U.S. military indefinitely delays ban on cluster bombs

December 1st, 2017  
Duty Honor Country

Topic: U.S. military indefinitely delays ban on cluster bombs

WASHINGTON – The Pentagon will indefinitely delay a ban on the use of older types of cluster bombs due to take effect on Jan. 1, 2019, U.S. officials tell Reuters, saying safety improvements in munitions technology failed to advance enough to replace older stockpiles.

Cluster bombs, dropped by air or fired by artillery, scatter bomblets across a wide area that sometimes fail to explode and are difficult to locate and remove. That can lead to civilian deaths and injuries long after conflicts end.

The U.S. military had hoped to transition to cluster munitions that explode at least 99 percent of time, greatly reducing the risks.

But with just over one year to go before the ban’s slated implementation, a Pentagon spokesman told Reuters that safety technology had not progressed enough to replace existing stockpiles with safer weaponry.

“Although the Department seeks to field a new generation of more highly reliable munitions, we cannot risk mission failure or accept the potential of increased military and civilian casualties by forfeiting the best available capabilities,” according to a Pentagon memo seen by Reuters.

The memo, which was expected to be signed by Deputy Defense Secretary Patrick Shanahan on Thursday, called cluster munitions “legitimate weapons with clear military utility.”

Disclosure of the new policy met sharp criticism from Congress and the human rights community.

Senator Patrick Leahy, a Democrat who has helped lead efforts to restrict use of cluster bombs, said the Pentagon was, in effect, “perpetuating use of an indiscriminate weapon that has been shown to have high failure rates.”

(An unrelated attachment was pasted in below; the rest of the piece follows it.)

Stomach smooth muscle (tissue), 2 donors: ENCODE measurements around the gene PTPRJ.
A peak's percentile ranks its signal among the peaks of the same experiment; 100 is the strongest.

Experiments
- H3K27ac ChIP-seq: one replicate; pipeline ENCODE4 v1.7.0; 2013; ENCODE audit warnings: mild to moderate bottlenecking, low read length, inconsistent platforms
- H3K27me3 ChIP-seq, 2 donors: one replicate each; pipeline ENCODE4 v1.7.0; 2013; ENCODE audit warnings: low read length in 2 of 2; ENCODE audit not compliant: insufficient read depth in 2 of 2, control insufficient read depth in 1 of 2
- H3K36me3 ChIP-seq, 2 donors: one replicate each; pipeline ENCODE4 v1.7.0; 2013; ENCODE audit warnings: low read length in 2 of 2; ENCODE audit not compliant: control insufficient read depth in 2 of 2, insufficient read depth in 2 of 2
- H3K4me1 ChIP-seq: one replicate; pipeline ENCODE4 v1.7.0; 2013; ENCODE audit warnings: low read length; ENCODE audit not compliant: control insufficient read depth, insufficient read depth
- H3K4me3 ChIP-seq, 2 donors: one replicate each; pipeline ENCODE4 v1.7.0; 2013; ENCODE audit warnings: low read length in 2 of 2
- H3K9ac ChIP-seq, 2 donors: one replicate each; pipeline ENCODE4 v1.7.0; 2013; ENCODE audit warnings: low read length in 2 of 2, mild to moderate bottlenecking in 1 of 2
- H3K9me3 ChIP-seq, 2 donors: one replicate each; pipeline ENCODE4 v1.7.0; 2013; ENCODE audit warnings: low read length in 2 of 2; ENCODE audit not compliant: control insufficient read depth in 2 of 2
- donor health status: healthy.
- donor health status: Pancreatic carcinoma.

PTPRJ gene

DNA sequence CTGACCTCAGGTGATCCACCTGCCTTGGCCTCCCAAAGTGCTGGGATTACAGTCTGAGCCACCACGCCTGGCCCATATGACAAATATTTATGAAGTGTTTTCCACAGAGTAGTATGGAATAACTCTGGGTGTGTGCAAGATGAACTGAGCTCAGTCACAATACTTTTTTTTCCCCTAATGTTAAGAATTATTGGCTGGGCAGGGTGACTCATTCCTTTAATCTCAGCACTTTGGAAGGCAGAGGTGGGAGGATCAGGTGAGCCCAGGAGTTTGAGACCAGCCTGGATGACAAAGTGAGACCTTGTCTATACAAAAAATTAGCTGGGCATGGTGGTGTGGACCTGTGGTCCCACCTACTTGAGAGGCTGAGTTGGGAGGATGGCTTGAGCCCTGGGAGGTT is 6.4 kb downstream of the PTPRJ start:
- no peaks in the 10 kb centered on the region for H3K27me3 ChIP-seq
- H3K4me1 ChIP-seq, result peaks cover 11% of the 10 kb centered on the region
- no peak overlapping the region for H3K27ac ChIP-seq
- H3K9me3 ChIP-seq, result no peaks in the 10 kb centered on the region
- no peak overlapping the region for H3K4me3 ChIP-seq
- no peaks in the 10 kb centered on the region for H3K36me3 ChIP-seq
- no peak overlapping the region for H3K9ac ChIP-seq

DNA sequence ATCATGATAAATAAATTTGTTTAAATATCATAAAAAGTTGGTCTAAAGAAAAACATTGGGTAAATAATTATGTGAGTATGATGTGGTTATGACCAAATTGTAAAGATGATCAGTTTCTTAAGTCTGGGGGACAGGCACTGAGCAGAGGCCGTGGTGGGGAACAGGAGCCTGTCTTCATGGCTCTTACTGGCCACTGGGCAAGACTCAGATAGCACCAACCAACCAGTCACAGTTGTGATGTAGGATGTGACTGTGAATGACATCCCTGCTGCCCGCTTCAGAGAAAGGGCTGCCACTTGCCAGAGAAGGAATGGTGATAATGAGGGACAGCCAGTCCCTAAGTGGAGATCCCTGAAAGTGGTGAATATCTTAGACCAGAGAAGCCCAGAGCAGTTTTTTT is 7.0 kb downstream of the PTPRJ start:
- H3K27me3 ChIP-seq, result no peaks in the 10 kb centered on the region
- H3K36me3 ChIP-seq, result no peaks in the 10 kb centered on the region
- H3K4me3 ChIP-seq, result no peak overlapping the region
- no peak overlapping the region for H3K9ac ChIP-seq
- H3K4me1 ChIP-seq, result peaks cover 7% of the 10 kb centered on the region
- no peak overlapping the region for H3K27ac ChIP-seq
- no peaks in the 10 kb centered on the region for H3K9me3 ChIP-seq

Human Rights Watch disputed the idea that the U.S. military needed the weapons, saying that with the exception of a single strike in Yemen in 2009 it had not used the weapons since 2003 in Iraq.

“We condemn this decision to reverse the long-held U.S. commitment not to use cluster munitions that fail more than 1 percent of the time, resulting in deadly unexploded submunitions,” said Mary Wareham, arms division director at Human Rights Watch.

Pentagon spokesman Tom Crosson acknowledged it has been years since the U.S. military has used any significant amount of cluster munitions and the new Pentagon policy still puts emphasis on eventually shifting to safer cluster munitions.

Still, it was unclear at what point in the future the Pentagon might be required to stop using its existing stockpiles, since there would also need to be not just higher-tech weaponry, but sufficient quantities of new cluster munitions for U.S. stocks.

The new policy does not allow the Pentagon to buy any additional cluster bombs that do not meet new standards that were outlined in the memo.

The new rules broaden the definition of which types of munitions meet safety requirements beyond the 99 percent detonation rate.

Under the new policy, the Pentagon says bombs that have advanced self destruct or deactivation technology would also be acceptable for future acquisition.

The new policy also outlines possible waivers.

In an urgent, wartime situation, the new policy also envisions the possibility that the deputy defense secretary can waive safety requirements on the use of cluster munitions.


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